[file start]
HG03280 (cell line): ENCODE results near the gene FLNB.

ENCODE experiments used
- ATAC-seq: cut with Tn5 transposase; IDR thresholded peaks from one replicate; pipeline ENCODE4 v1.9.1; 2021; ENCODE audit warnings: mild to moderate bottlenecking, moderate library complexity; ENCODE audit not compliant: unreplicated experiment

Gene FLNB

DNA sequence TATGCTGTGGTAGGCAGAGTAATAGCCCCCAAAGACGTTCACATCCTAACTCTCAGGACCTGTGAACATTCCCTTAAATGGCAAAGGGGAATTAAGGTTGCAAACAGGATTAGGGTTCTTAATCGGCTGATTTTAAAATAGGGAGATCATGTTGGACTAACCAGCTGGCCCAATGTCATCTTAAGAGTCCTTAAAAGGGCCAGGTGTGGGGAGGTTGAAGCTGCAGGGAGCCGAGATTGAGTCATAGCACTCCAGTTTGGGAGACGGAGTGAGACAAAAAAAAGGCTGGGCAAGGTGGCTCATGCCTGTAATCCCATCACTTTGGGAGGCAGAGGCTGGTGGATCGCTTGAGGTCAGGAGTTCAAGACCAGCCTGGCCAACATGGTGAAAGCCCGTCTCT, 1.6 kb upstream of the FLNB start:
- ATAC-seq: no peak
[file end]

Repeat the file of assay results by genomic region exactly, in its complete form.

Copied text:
HG03280 (cell line): ENCODE results near the gene FLNB.

ENCODE experiments used
- ATAC-seq: cut with Tn5 transposase; IDR thresholded peaks from one replicate; pipeline ENCODE4 v1.9.1; 2021; ENCODE audit warnings: mild to moderate bottlenecking, moderate library complexity; ENCODE audit not compliant: unreplicated experiment

Gene FLNB

DNA sequence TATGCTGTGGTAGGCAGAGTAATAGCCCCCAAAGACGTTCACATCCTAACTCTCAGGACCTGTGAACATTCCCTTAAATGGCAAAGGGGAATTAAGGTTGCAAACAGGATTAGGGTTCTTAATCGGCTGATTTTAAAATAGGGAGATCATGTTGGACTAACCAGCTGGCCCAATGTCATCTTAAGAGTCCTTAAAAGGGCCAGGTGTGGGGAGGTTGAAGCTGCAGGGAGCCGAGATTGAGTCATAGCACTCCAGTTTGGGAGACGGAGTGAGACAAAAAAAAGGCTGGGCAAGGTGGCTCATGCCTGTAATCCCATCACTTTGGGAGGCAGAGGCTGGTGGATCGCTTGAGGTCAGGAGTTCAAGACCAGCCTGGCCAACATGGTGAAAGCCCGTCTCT, 1.6 kb upstream of the FLNB start:
- ATAC-seq: no peak